For Audio/Video Authentication, tokens are used to authenticate port allocation requests, and the tokens are cached for up to 8 hours – the default lifetime of the token. Under normal operation, this is a very reliable method to create and distribute authentication material to the A/V consumers. However, certificates have a finite lifetime and expire on a predefined date and time (based on creation date and the policies enforced at the certification authority that created the certificate, typically 2 years for this type of certificate). When the certificate expires, any tokens created by the expired certificate and cached by consumers become not valid. Any attempts to use a token created with an expired certificate would result in failed Media Relay allocations and any current Audio/Video sessions will fail. The client would need to acquire a new token created by a valid certificate to resume normal Audio and Video functionality.
Server to Server Authentication is managed by a global certificate that is requested and applied to all servers in the deployment. The certificate is responsible for authenticating servers in Lync Server 2013 as well as authenticating to Exchange 2013 and Microsoft SharePoint Server 2013. For more information on how Server to Server Authentication works, see Managing Server-to-Server Authentication (Oauth) and Partner Applications. One very important difference between the Audio/Video Authentication process and the Server to Server Authentication process is the lifetime of the authentication, or tokens. For Audio/Video Authentication, the authentication expires after eight hours. Server-to-Server Authentication has a lifetime of 24 hours. You must plan accordingly for each of the certificate types.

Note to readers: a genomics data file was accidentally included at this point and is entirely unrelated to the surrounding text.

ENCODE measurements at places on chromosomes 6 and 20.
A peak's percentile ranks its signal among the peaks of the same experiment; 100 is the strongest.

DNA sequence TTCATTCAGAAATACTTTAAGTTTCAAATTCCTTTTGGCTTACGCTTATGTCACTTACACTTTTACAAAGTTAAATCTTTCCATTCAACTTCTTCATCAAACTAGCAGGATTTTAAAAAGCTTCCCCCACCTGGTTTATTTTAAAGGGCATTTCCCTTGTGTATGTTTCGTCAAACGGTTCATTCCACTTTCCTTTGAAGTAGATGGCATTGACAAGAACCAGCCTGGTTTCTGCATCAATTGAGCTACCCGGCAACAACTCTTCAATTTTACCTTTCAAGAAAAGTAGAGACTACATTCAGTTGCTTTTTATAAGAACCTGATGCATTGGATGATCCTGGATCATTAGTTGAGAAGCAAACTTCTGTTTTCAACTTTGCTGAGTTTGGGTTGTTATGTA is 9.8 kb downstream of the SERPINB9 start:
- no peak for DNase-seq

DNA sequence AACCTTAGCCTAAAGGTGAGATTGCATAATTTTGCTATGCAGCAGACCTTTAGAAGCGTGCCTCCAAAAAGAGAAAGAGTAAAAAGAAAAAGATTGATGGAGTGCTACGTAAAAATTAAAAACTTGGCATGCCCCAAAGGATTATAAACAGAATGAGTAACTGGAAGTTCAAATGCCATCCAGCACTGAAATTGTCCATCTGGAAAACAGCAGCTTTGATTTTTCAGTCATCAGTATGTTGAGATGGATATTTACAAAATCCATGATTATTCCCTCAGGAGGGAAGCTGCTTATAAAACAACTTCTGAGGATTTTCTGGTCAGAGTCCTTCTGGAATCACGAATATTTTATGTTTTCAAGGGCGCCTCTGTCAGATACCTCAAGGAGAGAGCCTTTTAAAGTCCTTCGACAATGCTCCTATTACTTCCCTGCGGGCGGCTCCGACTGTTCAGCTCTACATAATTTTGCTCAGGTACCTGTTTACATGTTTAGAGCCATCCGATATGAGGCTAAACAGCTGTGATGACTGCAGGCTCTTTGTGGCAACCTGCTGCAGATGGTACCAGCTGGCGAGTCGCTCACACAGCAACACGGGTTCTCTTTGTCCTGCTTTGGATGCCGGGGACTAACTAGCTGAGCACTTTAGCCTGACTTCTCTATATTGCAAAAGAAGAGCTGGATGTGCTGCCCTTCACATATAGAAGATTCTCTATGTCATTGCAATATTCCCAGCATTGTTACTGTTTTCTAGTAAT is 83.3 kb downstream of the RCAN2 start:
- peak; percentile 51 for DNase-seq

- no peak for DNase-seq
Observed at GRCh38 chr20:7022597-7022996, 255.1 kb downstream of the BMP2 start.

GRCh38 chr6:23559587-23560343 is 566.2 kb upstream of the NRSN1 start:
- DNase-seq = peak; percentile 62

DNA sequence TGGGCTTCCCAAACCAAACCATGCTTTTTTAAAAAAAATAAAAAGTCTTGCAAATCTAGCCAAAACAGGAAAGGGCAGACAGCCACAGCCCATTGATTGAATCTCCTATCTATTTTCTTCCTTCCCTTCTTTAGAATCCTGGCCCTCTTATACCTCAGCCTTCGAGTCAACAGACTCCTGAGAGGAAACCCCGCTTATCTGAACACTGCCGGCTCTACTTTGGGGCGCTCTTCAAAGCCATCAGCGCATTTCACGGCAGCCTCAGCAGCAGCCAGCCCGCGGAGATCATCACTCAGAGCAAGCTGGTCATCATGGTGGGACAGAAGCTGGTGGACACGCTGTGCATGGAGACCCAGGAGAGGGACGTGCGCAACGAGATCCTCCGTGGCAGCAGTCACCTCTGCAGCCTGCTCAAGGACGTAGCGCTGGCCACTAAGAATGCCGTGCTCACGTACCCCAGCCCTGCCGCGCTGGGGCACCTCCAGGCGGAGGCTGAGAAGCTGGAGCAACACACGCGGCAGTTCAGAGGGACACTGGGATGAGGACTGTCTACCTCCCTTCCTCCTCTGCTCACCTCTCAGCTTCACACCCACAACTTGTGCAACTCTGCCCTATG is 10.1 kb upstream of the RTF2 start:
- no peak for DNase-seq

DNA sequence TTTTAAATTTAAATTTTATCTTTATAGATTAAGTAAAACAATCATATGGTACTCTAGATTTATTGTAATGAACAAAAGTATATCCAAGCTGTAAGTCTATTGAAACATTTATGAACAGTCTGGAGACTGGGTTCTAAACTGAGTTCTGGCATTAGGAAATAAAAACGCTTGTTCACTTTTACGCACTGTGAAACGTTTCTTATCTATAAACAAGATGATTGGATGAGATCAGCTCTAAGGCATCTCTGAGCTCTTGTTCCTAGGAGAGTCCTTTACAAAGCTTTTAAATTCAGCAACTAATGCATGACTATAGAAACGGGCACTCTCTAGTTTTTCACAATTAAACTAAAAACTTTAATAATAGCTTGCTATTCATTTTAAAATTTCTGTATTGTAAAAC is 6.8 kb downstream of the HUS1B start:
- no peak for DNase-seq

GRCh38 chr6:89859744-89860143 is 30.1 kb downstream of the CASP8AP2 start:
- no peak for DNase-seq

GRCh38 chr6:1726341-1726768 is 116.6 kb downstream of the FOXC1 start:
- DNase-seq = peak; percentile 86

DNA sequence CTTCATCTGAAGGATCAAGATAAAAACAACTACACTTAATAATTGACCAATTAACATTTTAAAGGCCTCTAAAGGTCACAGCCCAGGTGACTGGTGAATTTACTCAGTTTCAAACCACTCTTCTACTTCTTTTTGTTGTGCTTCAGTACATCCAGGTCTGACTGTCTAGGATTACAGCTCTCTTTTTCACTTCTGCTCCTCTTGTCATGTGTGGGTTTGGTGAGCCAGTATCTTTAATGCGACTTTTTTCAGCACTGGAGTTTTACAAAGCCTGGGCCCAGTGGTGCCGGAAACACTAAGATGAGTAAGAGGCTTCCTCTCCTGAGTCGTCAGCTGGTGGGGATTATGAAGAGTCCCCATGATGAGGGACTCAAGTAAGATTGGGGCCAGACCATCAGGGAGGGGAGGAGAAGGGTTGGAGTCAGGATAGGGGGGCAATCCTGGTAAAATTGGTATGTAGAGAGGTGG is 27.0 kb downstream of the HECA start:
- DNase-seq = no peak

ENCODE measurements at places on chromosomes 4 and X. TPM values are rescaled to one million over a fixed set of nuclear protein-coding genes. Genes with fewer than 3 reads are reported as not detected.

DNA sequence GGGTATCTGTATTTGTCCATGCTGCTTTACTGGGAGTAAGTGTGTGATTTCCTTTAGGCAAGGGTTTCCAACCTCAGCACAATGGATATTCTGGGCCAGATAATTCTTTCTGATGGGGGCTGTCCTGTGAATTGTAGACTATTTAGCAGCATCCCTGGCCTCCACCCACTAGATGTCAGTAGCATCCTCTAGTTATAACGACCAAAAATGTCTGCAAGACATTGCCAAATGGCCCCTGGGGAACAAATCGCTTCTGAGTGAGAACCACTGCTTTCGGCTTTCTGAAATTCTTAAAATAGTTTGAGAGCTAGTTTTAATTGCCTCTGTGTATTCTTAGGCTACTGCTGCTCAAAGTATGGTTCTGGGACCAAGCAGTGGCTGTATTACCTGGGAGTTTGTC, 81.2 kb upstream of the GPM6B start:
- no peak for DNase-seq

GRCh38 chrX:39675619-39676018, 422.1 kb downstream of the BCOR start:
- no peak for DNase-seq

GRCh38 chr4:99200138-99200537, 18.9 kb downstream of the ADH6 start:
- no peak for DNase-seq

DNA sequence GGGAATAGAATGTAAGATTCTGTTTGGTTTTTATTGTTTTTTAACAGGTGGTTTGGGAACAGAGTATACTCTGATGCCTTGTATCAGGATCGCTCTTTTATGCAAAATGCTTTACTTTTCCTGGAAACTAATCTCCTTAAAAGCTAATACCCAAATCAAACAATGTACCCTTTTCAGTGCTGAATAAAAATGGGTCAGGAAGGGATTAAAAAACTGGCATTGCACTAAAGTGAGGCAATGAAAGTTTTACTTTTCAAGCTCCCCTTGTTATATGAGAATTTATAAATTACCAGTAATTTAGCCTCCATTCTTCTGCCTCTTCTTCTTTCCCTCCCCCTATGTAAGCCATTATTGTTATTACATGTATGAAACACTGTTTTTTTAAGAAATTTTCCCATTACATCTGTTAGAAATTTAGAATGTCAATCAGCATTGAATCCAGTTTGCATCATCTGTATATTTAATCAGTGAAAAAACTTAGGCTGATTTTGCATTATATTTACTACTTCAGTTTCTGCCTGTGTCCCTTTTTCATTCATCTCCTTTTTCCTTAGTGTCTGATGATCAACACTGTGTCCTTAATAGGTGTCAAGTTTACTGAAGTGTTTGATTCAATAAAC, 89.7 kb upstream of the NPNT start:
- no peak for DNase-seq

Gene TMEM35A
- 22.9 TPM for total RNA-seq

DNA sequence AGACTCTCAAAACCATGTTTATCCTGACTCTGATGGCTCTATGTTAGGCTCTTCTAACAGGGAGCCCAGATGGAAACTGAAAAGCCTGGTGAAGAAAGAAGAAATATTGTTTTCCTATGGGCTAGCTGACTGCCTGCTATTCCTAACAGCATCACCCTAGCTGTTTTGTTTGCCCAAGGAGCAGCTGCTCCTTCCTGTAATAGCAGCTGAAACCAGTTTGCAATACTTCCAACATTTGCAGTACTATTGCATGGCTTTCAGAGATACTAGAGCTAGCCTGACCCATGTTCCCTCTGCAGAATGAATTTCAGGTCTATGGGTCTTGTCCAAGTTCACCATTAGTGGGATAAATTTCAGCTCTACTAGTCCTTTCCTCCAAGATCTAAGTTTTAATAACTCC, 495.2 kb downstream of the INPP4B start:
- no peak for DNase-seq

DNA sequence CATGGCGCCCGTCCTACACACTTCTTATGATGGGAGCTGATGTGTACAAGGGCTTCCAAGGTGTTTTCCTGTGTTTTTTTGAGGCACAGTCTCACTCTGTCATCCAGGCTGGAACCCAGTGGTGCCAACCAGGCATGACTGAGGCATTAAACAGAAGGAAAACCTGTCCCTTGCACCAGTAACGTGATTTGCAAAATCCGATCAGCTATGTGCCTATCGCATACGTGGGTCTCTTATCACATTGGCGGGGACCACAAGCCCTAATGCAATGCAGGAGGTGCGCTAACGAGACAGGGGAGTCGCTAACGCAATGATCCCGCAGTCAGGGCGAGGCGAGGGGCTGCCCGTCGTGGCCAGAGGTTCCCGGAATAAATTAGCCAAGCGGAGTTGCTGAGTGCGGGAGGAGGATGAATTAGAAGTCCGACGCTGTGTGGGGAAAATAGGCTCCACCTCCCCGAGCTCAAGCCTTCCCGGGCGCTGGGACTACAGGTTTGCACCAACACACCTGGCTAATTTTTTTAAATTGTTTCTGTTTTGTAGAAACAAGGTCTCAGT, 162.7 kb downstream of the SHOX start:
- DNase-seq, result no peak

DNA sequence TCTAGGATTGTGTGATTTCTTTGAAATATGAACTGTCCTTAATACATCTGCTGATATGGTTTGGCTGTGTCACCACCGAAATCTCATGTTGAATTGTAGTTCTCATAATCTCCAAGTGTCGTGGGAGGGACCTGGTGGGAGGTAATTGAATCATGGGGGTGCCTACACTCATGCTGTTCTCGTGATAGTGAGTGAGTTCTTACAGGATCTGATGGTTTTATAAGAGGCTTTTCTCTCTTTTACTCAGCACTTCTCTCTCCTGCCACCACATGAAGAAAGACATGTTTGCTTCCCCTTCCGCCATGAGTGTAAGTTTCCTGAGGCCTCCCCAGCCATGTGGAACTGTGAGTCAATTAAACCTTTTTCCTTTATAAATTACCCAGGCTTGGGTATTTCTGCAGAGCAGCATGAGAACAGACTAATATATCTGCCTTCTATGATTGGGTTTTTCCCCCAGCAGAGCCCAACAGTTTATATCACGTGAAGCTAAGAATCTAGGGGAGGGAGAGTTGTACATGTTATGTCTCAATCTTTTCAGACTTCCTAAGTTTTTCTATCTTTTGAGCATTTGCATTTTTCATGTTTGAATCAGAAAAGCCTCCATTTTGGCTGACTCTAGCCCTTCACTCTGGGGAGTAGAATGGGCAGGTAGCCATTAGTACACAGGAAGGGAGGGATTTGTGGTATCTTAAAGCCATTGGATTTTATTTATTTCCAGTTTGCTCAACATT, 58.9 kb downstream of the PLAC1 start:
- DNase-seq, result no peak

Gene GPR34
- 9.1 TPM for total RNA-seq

New for Lync Server 2013 is the ability to stage a replacement Audio/Video Authentication certificate and Server to Server Authentication certificate in advance of the expiration of the current certificate. The new certificate is then used for generating new tokens or new authentication requests. but retains the old certificate for verifying the current sessions and authentications.. What this accomplishes is to effectively prevent nearly all failures due to token and certificate expirations. For details of this feature and how to configure it, see Staging AV and OAuth Certificates Using -Roll in Set-CsCertificate
In previous versions of Lync Server and Office Communications Server, cookie-based affinity was used by the Web services to ensure that the client and Web services session state was maintained. Lync Server 2013 Web services use a built in affinity mechanism that eliminates most of the requirements for cookie-based affinity.